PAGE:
Why Jomana’s a Hawk to Watch:
Questions about America’s role on the global stage are deeply complex and often controversial: When is intervention appropriate? When is it not? Who gets to decide? Those issues are only further complicated during times of war and political unrest abroad. Through her work as a public servant and humanitarian, Jomana Qaddour is seeking answers to questions about the United States’ international influence — what it is, what it should be, and what it can be.
Jomana’s interest in the U.S.’ relationship with the Middle East — including Syria, her country of birth — dates back to her time as a student at KU, where she earned degrees in human biology and international studies in 2006 and a J.D. in 2009. Since graduating, she’s investigated how policymakers make key decisions, why they make them, and how those calls impact the lives of millions overseas.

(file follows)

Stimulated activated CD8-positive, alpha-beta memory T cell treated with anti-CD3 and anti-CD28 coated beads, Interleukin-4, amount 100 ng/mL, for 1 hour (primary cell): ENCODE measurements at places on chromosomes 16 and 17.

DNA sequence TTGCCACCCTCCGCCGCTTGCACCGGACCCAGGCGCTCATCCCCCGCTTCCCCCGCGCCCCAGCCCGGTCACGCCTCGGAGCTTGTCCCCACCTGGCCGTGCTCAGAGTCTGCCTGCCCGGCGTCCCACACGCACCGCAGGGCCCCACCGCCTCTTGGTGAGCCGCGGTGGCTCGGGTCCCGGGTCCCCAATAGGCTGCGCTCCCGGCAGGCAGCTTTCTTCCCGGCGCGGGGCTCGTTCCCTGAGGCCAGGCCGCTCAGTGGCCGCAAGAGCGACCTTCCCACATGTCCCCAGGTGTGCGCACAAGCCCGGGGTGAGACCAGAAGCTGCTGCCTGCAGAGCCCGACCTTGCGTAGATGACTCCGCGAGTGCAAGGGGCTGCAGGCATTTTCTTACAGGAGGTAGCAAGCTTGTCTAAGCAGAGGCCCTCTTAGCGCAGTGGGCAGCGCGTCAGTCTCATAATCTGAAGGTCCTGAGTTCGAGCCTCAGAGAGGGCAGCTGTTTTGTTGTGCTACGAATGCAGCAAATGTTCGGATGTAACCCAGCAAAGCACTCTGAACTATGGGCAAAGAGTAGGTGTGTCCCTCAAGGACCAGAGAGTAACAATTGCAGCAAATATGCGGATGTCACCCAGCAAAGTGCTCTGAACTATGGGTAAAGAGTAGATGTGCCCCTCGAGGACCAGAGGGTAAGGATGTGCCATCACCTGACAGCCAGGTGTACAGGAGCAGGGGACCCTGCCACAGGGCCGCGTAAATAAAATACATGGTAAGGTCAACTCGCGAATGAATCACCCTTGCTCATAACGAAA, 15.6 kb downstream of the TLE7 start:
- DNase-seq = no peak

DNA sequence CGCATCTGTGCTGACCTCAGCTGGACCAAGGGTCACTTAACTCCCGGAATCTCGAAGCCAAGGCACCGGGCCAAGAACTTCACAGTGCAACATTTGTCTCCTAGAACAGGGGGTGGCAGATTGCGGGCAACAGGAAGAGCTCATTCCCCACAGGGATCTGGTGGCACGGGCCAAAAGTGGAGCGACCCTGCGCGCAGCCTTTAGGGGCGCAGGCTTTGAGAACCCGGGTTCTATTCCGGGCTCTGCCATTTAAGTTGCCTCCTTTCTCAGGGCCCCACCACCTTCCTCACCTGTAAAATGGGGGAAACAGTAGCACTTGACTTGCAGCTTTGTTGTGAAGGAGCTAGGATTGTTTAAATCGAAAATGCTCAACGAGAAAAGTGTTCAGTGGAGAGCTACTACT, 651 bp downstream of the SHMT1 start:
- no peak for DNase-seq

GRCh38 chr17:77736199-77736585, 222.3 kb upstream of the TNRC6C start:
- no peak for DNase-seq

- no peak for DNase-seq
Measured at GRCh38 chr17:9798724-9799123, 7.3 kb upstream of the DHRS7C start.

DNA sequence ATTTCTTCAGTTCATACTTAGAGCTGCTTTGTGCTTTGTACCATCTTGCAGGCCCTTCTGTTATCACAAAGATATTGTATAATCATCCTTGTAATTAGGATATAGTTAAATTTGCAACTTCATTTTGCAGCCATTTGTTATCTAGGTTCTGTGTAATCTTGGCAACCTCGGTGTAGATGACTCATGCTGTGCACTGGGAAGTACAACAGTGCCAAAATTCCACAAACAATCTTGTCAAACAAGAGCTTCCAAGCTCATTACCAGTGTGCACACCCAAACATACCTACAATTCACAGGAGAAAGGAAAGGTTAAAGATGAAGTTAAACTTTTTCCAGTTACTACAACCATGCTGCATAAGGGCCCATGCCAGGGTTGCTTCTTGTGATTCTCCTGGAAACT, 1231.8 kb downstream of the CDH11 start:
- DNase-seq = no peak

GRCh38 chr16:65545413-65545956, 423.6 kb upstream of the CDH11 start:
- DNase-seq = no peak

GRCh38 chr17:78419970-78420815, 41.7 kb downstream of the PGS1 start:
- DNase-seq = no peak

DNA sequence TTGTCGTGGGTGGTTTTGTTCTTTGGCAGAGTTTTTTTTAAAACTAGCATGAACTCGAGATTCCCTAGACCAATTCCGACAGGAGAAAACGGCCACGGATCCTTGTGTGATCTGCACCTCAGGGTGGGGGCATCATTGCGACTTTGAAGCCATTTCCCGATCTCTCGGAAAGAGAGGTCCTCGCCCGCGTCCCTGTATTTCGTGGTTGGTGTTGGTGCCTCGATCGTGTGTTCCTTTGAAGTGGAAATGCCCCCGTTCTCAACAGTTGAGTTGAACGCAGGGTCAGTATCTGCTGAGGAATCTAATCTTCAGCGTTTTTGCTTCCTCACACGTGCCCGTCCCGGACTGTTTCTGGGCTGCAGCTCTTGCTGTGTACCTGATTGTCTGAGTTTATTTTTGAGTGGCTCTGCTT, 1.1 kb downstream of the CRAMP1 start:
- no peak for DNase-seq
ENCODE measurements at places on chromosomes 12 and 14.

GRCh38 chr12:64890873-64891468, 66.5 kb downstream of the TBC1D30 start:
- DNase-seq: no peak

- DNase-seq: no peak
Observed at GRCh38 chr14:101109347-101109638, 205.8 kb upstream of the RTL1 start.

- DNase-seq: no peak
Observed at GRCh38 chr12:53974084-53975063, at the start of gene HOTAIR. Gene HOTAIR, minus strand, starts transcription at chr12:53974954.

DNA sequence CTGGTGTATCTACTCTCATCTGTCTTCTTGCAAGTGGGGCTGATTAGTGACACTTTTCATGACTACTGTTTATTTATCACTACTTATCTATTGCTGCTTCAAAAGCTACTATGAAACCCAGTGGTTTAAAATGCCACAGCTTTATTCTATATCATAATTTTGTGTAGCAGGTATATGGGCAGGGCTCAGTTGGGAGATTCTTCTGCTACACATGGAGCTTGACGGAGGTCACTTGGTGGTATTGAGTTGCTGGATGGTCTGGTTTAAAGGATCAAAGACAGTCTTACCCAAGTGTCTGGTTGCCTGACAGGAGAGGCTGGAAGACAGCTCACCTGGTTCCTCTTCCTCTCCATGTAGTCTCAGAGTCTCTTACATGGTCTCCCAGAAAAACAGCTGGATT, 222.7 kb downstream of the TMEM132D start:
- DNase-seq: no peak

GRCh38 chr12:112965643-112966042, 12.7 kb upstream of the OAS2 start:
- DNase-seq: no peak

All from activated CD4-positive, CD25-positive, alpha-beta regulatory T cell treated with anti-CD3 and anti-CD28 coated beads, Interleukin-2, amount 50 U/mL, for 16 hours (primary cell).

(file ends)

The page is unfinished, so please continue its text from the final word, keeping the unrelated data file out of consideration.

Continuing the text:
According to Jomana, one should avoid saying “yes” to opportunities that don’t leave you hungry to learn more at the end of every day. That mindset has undoubtedly guided her own varied professional journey, which has included roles as a Senior Political Analyst at the U.S. Commission on International Religious Freedom, a Senior Research Assistant and Publications Manager at the Brookings Institution, an advisor for Syrian Americans for Biden, and co-founder of a humanitarian nonprofit in Syria. Now serving on the Syrian Constitutional Committee, as head of the Syria portfolio at the Atlantic Council’s Rafik Hariri Center, and a doctoral student at Georgetown Law, she’s continuing her decade-long exploration of America’s involvement in the Middle East.
We caught up with Jomana, who filled us in on her newest roles and research, her mentorship for immigrant Americans and their children, and why — if you can help it — you shouldn’t take a job that doesn’t motivate you to wake up each morning.
Tell us in a sentence or two what you do for a living:
I am a foreign policy professional, working on issues that pertain to America’s involvement in the Levant and the Middle East more broadly. I am also a doctoral student at Georgetown University Law Center.
How did you end up doing what you do?